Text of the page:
As long-term investors, we're taught to always be mindful of
the big picture.
We're constantly reminded not to get caught up in the
day-to-day fluctuations of the market, not to listen to the
talking heads on CNBC who will say anything to keep the 24/7 news
cycle churning, not to panic when one of our stocks get beaten
or bad press.
And we certainly aren't supposed to invest in something based
on one event.
Apple (Nasdaq: AAPL)
investors have learned that the hard way over the past 18 months.
In the past, Apple's top-secret product announcements unveiling
the latest iPhone or iPad automatically resulted in a 10% - 13%
spike in its share price in the weeks that followed.
That doesn't happen anymore. Wall Street finally grew bored
with the world's largest company simply churning out the latest
versions of its signature products. Now, Apple product
announcements barely move the needle for AAPL shares. Any future
appreciation in Apple's share price will come from sustained
earnings growth and new innovations, not much-hyped one-time
Similarly, it would be silly for someone to invest in a
company based on a sporting event. Or would it?
Sports have become big business in this country. The average
cost to run a 30-second ad during this month's Super Bowl was a
whopping $4 billion. Olympics ads are much cheaper. After all,
the Olympics last 17 days; the
is a one-day mega-event. However, those 17 days of Olympics add
up. Olympic ads will cost the companies that paid for them
approximately $1 billion this year.
And it's obvious where all those billions of Super Bowl and
Olympic dollars go: to the networks that air them. NBC is airing
its fourth consecutive Winter Olympics (it also airs the Summer
Olympics). Each of those four years, advertising revenue has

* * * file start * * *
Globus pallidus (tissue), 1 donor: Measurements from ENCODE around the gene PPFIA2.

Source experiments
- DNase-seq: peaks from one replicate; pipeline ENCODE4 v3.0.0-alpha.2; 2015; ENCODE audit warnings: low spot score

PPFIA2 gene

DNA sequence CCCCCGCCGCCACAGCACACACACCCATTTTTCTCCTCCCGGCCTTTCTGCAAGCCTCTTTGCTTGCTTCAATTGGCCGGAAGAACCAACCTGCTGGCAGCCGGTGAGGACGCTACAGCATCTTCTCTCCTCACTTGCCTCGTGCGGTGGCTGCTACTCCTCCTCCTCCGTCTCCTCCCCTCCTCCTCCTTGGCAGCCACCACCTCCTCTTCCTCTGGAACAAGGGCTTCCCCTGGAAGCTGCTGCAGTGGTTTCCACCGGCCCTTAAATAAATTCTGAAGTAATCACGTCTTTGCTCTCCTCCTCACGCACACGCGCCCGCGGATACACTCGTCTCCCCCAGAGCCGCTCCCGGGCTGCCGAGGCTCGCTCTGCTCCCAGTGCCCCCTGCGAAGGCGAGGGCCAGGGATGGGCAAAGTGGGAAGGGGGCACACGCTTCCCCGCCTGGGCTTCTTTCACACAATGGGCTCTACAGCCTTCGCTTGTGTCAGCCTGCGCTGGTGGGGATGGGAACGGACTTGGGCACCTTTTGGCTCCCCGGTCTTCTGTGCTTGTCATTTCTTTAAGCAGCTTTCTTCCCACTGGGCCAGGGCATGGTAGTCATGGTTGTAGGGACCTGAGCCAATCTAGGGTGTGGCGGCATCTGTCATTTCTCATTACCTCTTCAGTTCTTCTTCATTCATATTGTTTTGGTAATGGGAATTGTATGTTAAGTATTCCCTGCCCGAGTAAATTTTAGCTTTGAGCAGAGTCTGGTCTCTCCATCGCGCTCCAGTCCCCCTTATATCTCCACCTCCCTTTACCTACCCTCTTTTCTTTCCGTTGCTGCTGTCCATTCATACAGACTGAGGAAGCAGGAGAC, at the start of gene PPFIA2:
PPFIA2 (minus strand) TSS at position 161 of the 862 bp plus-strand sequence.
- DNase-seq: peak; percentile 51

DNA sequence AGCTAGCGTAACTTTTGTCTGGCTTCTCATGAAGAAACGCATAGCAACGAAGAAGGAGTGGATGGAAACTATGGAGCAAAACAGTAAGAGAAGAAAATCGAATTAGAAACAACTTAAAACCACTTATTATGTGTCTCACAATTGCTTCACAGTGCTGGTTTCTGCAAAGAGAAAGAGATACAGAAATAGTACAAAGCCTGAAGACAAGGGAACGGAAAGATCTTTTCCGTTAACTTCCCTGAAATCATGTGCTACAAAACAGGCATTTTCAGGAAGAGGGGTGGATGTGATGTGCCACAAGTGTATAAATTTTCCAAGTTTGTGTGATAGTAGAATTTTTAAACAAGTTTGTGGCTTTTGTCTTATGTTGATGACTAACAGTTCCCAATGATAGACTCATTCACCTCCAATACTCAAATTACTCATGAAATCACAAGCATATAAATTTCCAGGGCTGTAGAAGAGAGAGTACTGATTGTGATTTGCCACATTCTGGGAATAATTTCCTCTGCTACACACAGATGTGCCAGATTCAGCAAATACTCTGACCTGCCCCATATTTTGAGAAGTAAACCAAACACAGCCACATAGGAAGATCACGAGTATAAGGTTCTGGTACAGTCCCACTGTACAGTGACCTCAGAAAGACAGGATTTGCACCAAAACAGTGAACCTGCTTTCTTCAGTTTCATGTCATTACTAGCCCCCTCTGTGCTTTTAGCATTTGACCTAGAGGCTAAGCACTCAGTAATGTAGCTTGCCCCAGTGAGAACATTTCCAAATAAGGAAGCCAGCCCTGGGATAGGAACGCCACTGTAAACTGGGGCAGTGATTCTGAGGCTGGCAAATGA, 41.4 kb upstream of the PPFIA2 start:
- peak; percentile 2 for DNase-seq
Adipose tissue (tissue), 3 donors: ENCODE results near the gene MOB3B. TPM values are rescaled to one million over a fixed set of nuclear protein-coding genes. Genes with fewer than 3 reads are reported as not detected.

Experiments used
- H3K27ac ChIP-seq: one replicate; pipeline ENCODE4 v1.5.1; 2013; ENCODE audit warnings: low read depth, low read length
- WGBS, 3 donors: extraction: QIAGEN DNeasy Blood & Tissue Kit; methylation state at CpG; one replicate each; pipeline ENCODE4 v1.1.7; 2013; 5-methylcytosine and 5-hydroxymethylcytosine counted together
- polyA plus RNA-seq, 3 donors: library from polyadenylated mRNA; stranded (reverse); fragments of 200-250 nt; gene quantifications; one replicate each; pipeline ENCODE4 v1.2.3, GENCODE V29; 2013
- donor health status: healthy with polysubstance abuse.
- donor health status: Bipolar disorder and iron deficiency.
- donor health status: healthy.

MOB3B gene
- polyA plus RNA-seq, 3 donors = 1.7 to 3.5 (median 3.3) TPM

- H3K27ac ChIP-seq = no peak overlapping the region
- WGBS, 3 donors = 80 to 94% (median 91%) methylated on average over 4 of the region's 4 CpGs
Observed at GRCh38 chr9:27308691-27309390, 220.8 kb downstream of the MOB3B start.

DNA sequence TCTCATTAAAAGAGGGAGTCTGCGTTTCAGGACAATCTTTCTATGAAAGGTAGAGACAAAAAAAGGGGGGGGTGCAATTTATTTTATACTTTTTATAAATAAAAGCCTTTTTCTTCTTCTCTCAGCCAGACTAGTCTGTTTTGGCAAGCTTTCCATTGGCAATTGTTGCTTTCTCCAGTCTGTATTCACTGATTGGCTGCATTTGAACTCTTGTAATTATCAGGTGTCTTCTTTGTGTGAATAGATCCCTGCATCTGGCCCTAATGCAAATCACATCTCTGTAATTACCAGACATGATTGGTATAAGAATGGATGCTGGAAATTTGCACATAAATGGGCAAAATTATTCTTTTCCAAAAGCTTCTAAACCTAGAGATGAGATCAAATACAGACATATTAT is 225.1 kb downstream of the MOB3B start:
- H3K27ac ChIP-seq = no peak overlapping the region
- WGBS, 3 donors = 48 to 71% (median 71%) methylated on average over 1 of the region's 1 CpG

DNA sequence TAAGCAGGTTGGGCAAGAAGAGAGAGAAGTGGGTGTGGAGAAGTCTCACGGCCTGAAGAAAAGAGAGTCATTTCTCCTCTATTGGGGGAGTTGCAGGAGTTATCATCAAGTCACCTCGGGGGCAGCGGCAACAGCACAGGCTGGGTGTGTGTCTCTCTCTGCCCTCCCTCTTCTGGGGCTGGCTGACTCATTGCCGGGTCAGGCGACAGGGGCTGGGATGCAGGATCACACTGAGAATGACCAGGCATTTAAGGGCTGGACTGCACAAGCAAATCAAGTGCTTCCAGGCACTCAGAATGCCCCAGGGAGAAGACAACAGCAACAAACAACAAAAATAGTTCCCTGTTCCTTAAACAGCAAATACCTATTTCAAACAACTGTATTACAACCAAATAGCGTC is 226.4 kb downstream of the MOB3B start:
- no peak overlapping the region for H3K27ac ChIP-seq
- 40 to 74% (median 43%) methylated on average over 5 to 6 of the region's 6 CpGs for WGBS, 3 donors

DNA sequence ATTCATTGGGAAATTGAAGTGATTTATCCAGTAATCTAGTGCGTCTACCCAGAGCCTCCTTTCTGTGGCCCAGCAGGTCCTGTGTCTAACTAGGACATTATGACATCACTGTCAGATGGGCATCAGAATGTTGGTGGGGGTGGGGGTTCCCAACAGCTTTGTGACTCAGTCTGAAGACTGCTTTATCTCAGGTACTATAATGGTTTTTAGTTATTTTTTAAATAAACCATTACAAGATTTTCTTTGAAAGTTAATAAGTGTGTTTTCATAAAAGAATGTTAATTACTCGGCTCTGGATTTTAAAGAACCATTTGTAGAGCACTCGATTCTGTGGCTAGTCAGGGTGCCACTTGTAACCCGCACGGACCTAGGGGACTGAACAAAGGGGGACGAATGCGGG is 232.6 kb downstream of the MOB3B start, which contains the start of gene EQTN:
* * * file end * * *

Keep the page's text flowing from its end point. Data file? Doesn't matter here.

exceeded $750 billion. The company has turned a sizable profit in
three of those four years - breaking even in the 2010 Vancouver
When a network airs a sporting event that millions of people
are watching, investors routinely snatch up shares of the company
that owns the network.
Since Fox aired the Super Bowl on Feb. 2, shares of
- the company that owns Fox - have risen 4.5%. It wasn't the
first time a company has reaped a short-term benefit from airing
the Super Bowl.
shares rose 5% in a month after airing last year's big game.
Comcast (Nasdaq: CMCSA)
, which owns NBC, saw an 8% spike in its share price in the month
following the 2012 game on NBC between the New York Giants and
New England Patriots. The 2010 Super Bowl gave CBS an 11% boost
in a month.
The Olympics have had a similar effect. Comcast shares jumped
5.5% in the month after NBC aired the
2012 Summer Olympics
. Perhaps we can expect another big push in Comcast shares in the
Clearly, big-time sporting events - and this summer's World
Cup will be another one - have a profound short-term impact on a
company's shares. What these events mean in the longer term is
more difficult to quantify. But there are less tangible, positive
impacts to having the Olympics, Super Bowl or World Cup air on
For one, you can't beat the exposure. Having hundreds of
millions of viewers tuning into your channel - or channels -
either all in one day or over the course of a few weeks gives
networks numerous opportunities to pump up their own shows. That
tends to have a snowball effect on viewership.
Also, networks able to win the bidding rights to show major
sporting events are essentially telling the public - investors
included - that they are flush with cash. That's also good for
No, the Olympics won't make or break Comcast in the long term.
Nor will the Super Bowl make or break News Corp or CBS.
But the companies that host the events are making loud
statements to their audience on a very public stage. At the very
least, they're projecting an image of success.
And on Wall Street, image is everything.
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